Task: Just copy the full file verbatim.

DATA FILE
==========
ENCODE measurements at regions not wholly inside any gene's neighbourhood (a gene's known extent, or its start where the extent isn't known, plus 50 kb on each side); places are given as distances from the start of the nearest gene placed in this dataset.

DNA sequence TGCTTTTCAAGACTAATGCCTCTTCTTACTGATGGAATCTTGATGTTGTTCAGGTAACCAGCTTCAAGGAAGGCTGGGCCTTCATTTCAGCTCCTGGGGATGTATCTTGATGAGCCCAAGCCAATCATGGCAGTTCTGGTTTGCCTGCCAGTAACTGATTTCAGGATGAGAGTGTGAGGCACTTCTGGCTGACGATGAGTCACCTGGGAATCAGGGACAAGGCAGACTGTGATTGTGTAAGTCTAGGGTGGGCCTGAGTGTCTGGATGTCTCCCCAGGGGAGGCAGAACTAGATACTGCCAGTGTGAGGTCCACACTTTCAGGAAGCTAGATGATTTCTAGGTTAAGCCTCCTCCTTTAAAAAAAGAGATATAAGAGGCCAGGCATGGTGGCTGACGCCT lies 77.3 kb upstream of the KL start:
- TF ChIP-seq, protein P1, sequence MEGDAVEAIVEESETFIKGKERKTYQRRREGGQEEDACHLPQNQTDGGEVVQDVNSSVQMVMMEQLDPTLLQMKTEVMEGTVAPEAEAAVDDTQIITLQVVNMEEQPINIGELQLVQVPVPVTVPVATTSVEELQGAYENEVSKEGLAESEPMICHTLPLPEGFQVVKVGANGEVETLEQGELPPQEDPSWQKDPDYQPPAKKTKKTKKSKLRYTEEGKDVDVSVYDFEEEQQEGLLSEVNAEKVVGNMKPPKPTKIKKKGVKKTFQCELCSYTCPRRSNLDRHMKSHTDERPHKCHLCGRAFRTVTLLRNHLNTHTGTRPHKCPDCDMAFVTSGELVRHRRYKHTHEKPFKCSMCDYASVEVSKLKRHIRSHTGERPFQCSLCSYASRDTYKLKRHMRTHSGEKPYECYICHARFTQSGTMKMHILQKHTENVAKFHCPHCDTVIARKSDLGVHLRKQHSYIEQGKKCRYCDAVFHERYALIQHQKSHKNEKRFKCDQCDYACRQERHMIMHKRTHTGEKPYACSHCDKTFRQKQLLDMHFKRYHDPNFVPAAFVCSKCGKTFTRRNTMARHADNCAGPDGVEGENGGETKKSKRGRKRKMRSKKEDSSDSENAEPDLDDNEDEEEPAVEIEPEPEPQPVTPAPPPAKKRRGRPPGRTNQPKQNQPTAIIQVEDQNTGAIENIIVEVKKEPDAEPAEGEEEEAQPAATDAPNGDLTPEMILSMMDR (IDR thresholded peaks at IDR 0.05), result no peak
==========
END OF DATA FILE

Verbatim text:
ENCODE measurements at regions not wholly inside any gene's neighbourhood (a gene's known extent, or its start where the extent isn't known, plus 50 kb on each side); places are given as distances from the start of the nearest gene placed in this dataset.

DNA sequence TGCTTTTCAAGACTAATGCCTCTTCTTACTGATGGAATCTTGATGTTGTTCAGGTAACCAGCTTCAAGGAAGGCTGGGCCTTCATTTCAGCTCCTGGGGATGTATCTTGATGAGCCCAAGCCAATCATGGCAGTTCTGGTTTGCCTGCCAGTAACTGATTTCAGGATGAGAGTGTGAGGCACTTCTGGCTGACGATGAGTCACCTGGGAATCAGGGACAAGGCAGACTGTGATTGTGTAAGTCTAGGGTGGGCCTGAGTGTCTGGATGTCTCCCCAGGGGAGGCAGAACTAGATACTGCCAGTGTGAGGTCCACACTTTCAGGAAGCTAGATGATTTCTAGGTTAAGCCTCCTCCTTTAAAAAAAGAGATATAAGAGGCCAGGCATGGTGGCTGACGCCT lies 77.3 kb upstream of the KL start:
- TF ChIP-seq, protein P1, sequence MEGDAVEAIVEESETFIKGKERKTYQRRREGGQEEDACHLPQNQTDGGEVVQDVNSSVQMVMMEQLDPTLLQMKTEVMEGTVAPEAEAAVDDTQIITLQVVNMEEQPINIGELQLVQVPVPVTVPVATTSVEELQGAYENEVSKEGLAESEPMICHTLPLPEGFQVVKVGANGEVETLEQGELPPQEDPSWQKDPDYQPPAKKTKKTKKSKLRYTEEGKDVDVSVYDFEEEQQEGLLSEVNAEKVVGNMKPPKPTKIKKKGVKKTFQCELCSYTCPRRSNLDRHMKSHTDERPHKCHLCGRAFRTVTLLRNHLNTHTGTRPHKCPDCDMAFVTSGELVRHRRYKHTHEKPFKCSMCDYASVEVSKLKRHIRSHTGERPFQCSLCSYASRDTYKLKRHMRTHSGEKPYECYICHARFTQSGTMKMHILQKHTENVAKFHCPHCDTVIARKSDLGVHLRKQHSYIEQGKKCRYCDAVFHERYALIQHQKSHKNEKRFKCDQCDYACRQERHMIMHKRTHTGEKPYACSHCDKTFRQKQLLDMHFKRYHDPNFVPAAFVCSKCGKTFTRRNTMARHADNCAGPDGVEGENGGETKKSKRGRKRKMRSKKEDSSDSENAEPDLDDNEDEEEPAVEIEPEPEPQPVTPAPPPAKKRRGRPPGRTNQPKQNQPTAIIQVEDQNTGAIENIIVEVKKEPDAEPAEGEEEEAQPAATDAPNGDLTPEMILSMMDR (IDR thresholded peaks at IDR 0.05), result no peak